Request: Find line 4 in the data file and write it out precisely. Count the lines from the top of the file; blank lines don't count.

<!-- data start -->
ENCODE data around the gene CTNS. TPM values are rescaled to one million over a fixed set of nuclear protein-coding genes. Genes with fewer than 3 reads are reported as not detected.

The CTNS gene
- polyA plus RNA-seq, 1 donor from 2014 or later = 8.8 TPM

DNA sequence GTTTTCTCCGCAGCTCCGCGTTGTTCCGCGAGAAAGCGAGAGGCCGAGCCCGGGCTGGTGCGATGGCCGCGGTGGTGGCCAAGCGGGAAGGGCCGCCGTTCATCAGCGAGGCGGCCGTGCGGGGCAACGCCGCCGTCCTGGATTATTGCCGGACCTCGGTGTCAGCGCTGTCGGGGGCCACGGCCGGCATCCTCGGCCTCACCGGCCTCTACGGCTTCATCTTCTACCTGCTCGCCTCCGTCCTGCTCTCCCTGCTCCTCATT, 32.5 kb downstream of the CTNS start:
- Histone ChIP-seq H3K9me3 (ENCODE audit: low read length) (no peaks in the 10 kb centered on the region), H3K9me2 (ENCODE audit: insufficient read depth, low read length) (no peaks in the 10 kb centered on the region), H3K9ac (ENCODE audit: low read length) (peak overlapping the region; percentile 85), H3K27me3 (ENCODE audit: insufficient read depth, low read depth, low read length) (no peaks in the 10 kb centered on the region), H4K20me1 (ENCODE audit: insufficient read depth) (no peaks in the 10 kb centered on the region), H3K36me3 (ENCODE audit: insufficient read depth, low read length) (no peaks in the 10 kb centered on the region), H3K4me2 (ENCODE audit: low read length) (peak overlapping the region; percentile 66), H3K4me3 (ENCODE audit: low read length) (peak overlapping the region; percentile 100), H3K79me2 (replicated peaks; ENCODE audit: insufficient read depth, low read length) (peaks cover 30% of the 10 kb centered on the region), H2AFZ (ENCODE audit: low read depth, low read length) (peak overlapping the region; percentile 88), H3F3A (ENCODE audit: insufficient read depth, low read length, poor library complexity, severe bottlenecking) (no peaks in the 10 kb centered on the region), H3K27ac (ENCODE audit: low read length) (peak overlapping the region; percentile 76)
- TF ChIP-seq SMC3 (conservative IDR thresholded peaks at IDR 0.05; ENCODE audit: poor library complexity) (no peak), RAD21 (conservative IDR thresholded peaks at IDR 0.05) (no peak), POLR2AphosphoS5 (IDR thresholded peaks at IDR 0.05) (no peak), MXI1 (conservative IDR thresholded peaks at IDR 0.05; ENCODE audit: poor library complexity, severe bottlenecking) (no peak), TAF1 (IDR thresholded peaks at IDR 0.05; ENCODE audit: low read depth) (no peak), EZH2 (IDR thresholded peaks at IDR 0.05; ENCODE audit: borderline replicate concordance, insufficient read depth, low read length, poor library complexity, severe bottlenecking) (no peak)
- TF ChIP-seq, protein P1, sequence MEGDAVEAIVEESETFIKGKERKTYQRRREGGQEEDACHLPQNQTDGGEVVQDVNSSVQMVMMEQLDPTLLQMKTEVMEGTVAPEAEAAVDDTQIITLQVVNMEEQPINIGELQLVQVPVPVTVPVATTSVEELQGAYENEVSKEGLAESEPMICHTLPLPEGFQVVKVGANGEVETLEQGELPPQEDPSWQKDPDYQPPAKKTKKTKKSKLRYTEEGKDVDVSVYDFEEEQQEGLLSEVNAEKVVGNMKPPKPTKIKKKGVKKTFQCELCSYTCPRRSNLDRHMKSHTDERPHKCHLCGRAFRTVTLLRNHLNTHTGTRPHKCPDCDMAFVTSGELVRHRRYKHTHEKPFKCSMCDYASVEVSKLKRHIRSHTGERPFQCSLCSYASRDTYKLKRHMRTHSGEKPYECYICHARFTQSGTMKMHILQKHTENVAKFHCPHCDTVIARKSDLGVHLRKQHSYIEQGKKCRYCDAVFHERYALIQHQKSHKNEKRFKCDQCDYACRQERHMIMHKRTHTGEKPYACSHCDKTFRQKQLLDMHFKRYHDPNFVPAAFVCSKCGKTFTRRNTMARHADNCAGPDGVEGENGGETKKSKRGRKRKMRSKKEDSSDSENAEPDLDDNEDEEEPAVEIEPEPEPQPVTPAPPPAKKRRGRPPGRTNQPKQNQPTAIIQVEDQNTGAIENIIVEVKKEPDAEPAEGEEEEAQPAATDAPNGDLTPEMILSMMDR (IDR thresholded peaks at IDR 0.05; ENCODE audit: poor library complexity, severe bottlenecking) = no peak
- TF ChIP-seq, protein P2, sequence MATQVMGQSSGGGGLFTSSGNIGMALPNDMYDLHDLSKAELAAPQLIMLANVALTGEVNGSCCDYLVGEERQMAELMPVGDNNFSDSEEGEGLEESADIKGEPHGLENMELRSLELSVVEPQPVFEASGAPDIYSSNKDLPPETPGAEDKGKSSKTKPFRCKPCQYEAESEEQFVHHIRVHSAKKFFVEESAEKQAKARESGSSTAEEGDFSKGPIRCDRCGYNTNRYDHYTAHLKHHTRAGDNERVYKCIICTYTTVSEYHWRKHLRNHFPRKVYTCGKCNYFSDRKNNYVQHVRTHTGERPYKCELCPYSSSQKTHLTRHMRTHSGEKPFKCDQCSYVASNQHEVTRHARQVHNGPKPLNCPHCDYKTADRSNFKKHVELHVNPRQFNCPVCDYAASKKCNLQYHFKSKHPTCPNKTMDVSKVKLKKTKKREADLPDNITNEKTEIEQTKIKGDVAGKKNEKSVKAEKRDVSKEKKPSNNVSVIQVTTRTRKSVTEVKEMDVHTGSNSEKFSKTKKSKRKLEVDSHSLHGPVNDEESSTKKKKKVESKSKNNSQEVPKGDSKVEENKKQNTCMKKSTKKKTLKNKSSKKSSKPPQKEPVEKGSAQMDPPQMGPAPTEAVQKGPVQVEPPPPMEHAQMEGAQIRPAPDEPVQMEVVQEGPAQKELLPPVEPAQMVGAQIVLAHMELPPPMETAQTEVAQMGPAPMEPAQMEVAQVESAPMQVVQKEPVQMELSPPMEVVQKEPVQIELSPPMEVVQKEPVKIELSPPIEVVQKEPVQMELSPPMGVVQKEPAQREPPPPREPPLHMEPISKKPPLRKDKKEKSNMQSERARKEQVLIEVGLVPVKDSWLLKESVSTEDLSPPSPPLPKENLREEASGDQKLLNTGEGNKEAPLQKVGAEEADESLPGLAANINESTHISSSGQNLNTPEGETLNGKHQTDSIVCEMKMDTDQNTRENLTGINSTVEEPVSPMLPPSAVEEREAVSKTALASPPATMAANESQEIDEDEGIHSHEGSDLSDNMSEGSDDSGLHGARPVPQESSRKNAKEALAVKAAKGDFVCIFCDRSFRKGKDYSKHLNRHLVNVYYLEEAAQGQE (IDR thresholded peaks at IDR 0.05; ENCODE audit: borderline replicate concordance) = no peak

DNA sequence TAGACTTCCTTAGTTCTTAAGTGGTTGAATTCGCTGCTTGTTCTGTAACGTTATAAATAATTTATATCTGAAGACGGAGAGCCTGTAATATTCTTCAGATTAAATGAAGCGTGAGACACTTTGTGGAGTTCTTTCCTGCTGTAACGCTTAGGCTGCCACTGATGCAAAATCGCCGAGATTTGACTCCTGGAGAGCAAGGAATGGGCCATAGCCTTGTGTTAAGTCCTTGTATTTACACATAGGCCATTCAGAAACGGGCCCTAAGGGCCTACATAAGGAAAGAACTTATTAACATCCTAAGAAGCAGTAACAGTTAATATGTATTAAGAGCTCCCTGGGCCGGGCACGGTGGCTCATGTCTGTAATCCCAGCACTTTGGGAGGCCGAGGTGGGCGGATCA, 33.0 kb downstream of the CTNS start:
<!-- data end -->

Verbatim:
DNA sequence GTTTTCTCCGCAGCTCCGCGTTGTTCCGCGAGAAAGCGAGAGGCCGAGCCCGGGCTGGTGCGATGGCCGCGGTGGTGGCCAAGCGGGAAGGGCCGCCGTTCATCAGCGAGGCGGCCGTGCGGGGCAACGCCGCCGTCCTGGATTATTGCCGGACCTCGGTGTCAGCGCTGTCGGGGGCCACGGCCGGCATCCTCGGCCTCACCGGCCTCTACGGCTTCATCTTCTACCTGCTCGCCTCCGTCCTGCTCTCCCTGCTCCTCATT, 32.5 kb downstream of the CTNS start: